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Editorial

Editorial – They Must Prove Us Wrong

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Of late, we at the New Dawn have been highlighting discussions and other efforts by a number of Liberian political parties to group themselves into an alliance or coalition ahead of the 2011 general and presidential elections in Liberia. So far, we of eleven parties either in a political marriage or striving towards such efforts, all in an attempt to ensure the reduction of the number of parties so that Liberian voters can make informed decisions during the electoral process next year.

It is only the new Unity Party, hatching out of the matrimony of the previous Unity Party, Liberia Action Party and small group of officials and partisans of the Liberia Unification Party that we can boast of meaning well, despite the odds which characterized the Ganta convention in April this year.

The CDC, NPP, Liberty Party, Liberia National Union and a few others began their process last November during the senatorial bye-election, but broke apart a few months ago, with Charles Brumskin’s Liberty and some stalwarts of the NPP led by a former LPRC Managing Director and National Security Advisor Lewis Brown linking up with Liberian progressives of the seventies for the proposed Democratic Alliance. The NPP, CDC and others were left behind in discussions to for a grand coalition, but were again interrupted by Brown and other NPP stalwarts already in the DA recently, so much so that the NPP is yet to chose the political grouping it wishes.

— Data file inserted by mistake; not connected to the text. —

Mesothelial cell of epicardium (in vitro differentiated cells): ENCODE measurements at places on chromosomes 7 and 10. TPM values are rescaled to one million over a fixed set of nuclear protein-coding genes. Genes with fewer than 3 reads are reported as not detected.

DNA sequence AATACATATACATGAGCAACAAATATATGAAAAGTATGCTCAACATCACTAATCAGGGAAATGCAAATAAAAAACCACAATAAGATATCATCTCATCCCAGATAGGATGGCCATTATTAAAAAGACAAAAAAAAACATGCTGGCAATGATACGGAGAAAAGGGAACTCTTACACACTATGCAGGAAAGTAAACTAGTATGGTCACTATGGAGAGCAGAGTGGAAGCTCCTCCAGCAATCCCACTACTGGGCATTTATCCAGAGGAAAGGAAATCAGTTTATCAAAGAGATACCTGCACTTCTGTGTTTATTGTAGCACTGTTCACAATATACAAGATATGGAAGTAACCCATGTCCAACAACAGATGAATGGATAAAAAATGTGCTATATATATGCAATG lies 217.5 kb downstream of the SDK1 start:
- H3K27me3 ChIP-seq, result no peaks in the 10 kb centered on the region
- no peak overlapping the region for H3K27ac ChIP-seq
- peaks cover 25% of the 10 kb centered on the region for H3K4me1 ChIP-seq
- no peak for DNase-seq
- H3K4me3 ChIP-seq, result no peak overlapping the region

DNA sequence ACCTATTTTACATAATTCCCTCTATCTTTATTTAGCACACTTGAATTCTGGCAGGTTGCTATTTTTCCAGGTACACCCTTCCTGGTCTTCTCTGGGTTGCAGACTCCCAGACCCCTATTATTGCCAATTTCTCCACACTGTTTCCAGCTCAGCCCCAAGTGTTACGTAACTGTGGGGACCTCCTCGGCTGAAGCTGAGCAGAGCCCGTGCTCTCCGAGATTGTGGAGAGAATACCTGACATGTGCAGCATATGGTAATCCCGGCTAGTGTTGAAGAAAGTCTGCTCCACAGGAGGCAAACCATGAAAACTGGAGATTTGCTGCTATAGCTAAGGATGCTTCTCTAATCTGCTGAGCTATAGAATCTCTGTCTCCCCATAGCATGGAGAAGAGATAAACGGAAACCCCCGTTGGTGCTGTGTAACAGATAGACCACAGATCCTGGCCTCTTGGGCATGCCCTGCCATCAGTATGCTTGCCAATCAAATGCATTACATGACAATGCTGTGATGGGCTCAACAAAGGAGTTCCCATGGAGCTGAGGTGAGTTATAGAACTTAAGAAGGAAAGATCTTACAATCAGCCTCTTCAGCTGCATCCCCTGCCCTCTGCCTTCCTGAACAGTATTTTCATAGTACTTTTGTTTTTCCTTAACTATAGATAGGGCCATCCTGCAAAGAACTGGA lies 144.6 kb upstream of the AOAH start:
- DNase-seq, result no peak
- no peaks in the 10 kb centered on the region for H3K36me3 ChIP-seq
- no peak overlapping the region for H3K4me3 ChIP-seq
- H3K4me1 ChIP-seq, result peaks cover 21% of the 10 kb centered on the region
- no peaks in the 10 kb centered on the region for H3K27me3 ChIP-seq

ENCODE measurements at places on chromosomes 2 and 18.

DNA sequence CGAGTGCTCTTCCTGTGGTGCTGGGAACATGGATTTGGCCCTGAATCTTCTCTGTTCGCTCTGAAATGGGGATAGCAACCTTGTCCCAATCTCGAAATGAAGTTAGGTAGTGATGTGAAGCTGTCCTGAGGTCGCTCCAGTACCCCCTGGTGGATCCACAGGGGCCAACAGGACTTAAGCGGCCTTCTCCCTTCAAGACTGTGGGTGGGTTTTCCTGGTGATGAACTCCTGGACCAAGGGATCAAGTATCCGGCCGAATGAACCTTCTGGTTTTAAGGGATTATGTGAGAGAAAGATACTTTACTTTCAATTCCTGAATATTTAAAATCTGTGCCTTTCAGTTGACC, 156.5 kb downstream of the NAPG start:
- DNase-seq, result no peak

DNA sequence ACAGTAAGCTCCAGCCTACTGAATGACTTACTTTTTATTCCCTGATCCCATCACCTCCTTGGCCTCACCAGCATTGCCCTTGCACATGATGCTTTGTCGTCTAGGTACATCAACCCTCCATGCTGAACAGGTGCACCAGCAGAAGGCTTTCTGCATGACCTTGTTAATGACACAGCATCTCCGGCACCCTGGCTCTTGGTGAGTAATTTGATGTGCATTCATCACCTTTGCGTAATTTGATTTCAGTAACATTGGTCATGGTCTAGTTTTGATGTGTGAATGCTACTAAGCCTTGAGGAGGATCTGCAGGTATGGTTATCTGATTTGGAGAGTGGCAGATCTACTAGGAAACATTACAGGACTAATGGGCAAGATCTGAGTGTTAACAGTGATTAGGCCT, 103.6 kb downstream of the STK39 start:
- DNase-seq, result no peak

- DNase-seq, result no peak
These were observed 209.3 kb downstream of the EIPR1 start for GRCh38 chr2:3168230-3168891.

Similar confusion again ensued in the Alliance for Peace and Democracy, which should have met on last Saturday in Monrovia, but to no avail due to “unfavorable behind the- ence” discussions among  officials and stalwarts of the party, including Togbah Nah Tipoteh, Amos sawyer, Marcus Dahn, as well as D. Karn Carlor. What, we see as more puzzling about these opposition parties, is their inability to clearly understand that selfishness and manipulations will only strangulate and keep them at bay, with regards to whatever objective(s) they claim to have.

From all that we know and have followed about these opposition politicians, we seriously envisage difficulties in all attempts towards a genuine alliance or coalition. We strongly harbor the belief that most of our politicians, especially those that referred to as progressives, will only continue to be “King makers” and not leaders because of the “wicked political ways.”

Others may also find it difficult to excel to the nation’s highest office because of their belief that God had actually designated them to be our President, and no one else. With such selfishness and other bad political behaviors, an alliance or grand coalition may find it very impossible, if not difficult to challenge the ruling Unity Party that has already reorganized itself and become well grounded with the necessary resources.

These are the same opposition politicians, whose failure in the process leading to the elections, may lure them into crying foul at the end of the day. The challenge now is theirs. They must prove us wrong.

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